Big Battalions and Beautiful Babies

Big Battalions and Beautiful Babies December 5, 2021


Hughes Nativity
Arthur Hughes, “The Nativity” (1858). (Wikimedia Commons public domain image)




In our sacrament meeting this morning — today is fast and testimony Sunday — one of those who bore testimony read a quotation that struck me deeply.  Happily, owing to the wonders of modern technology, I was able to find it within just a few seconds.  I located it as quoted in the text of a commencement address given by Elder Paul V. Johnson of the Seventy on 17 December 2011.  Elder Johnson, who was also serving at the time as the commissioner of the Church Educational System, was speaking at the Laie, Hawaii, campus of Brigham Young University.  He attributed it, in turn, to one F. W. Boreham, who, he explained, was speaking of the events during the Napoleonic wars in the early part of the nineteenth century:


[M]en were following, with bated breath, the march of Napoleon, and waiting with feverish impatience for the latest news of the wars. And all the while, in their own homes, babies were being born. But who could think about babies? Everybody was thinking about battles. . . .

[I]n one year . . . between Trafalgar and Waterloo, there stole into the world a host of heroes! . . . in 1809. . . Gladstone was born at Liverpool; Alfred Tennyson was born at the Somersby rectory . . . Oliver Wendell Holmes made his first appearance at Massachusetts . . . and Abraham Lincoln drew his first breath at Old Kentucky. Music was enriched by the advent of Frederic Chopin at Warsaw, and of Felix Mendelssohn at Hamburg. . . Elizabeth Barrett Browning [was born] at Durham. . . . But nobody thought of babies. Everybody was thinking of battles. Yet. . . which of the battles of 1809 mattered more than the babies of 1809? . . .

We fancy that God can only manage His world by big battalions . . . when all the while He is doing it by beautiful babies. . . . When a wrong wants righting, or a work wants doing, or a truth wants preaching, or a continent wants opening, God sends a baby into the world to do it. That is why, long, long ago, a babe was born at Bethlehem. (F. W. Boreham, Mountains in the Mist: Some Australian Reveries [1919], 166-67, 170)


Something on which to reflect, I think.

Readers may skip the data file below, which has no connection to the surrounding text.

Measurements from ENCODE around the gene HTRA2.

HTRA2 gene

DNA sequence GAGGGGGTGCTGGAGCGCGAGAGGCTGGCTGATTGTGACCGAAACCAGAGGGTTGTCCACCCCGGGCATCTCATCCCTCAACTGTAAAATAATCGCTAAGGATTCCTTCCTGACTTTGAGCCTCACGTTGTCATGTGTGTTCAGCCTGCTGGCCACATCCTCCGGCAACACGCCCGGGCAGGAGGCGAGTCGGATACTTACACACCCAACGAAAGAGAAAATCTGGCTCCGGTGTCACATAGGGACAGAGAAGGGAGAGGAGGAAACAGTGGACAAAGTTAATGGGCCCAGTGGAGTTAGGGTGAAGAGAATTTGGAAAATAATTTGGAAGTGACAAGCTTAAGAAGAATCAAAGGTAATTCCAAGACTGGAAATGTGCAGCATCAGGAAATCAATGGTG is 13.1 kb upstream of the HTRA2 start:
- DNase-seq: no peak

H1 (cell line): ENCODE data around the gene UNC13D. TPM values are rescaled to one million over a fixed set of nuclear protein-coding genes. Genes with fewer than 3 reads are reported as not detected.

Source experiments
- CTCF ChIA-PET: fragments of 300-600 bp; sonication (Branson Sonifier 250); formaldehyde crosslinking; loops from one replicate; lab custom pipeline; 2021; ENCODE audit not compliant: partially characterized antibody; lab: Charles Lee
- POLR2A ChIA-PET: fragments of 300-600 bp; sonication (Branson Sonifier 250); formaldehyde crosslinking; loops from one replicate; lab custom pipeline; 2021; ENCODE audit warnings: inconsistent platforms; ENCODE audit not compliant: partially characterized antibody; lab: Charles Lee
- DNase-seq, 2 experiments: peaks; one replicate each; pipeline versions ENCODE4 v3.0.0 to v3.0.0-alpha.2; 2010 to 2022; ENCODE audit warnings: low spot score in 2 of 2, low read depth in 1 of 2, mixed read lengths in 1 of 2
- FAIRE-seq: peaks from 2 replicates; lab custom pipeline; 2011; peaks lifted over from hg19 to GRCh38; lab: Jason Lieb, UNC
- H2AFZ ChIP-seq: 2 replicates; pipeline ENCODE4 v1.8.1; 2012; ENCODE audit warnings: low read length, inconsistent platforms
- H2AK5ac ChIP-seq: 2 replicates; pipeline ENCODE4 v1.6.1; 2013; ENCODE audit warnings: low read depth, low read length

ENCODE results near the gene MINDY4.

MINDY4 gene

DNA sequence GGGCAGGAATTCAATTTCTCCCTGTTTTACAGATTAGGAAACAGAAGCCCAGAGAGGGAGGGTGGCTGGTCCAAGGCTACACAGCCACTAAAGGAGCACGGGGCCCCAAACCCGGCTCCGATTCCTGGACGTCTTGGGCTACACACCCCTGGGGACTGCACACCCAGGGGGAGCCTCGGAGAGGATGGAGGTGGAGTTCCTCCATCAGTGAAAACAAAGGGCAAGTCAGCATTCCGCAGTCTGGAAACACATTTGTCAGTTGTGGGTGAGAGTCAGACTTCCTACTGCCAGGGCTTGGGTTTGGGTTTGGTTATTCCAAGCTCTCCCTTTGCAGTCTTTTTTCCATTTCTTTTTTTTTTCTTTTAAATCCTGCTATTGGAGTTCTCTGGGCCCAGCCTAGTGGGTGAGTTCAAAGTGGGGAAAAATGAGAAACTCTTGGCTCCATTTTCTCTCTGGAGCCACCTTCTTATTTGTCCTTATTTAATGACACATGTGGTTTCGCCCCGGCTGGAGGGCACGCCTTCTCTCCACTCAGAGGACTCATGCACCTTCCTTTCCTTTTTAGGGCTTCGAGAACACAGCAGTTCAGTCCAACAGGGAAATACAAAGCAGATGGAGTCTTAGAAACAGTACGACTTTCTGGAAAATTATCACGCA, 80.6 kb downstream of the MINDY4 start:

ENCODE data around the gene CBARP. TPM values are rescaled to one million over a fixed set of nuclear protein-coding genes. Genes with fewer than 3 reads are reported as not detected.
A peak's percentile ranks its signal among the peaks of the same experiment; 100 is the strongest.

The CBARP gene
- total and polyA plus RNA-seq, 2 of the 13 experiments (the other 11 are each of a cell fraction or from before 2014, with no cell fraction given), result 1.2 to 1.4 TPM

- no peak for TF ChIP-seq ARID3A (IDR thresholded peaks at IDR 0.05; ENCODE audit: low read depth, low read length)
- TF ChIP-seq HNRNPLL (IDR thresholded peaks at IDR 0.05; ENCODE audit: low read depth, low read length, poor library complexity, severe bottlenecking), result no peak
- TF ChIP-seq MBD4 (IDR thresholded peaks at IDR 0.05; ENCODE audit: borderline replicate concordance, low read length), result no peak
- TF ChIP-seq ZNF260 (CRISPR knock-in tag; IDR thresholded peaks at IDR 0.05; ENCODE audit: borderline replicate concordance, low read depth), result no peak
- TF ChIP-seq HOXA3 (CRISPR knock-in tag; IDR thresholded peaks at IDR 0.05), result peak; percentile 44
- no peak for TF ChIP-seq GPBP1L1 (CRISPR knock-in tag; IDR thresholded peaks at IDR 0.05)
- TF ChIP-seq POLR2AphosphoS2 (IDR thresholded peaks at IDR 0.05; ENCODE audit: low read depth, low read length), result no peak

Every year since I launched this blog, I’ve used it to call attention to some of my favorite Christmas music.  So I’m doing it again.


I remember very clearly when and where the marvelous carol “Es ist ein Ros entsprungen” (often called in English “Lo, How a Rose E’er Blooming”), which was given its classical form by the German composer Michael Praetorius in 1609 but which originated sometime before that, first hit me.  (I suppose that I had probably heard the carol before, but, if I had, it hadn’t registered.  Not even slightly.)  I was attending a Latter-day Saint sacrament meeting in Interlaken, Switzerland, shortly before Christmas 1973.  Curiously, I don’t recall who sang it.  It may have been a branch or district choir.


I was enraptured.  Riveted.  I had seldom heard anything so beautiful.  And it still affects me that way.


Es ist ein Ros entsprungen,
aus einer Wurzel zart,

wie uns die Alten sungen,
von Jesse kam die Art.
Und hat ein Blümlein bracht
mitten im kalten Winter,
wohl zu der halben Nacht.

Das Röslein, das ich meine,
davon Isaias sagt,
hat uns gebracht alleine
Marie, die reine Magd.
Aus Gottes ew’gem Rat
hat sie ein Kind geboren
wohl zu der halben Nacht.

Das Blümelein, so kleine,
das duftet uns so süß,
mit seinem hellen Scheine

vertreibt’s die Finsternis.
Wahr Mensch und wahrer Gott
hilft uns aus allem Leide,
rettet von Sünd und Tod.


Here’s a literal and quite unpoetic translation (partially my own):


A rose has sprung up,
from a tender root,
As the ancients sang to us.
Its line came from Jesse
And it has brought forth a small flower
In the middle of the cold winter,
In the middle of the night.

The little rose that I mean,
Of which Isaiah told,

Mary alone, the pure maid,
Has brought to us.
By God’s eternal counsel
She has borne a child
In the middle of the night.

The tiny flower, so small,
That smells so sweet to us,
With its bright gleam
Dispels the darkness
–True man and true God–
Helps us from all suffering,
Saves us from sin and death.


I’ve always loved the German lyrics.  The English words just don’t move me as much — and not merely in the literal and unpoetic version supplied above.  But the music is gorgeous in any language.  Here’s one rendition that I like:


Es ist ein Ros Entsprungen”



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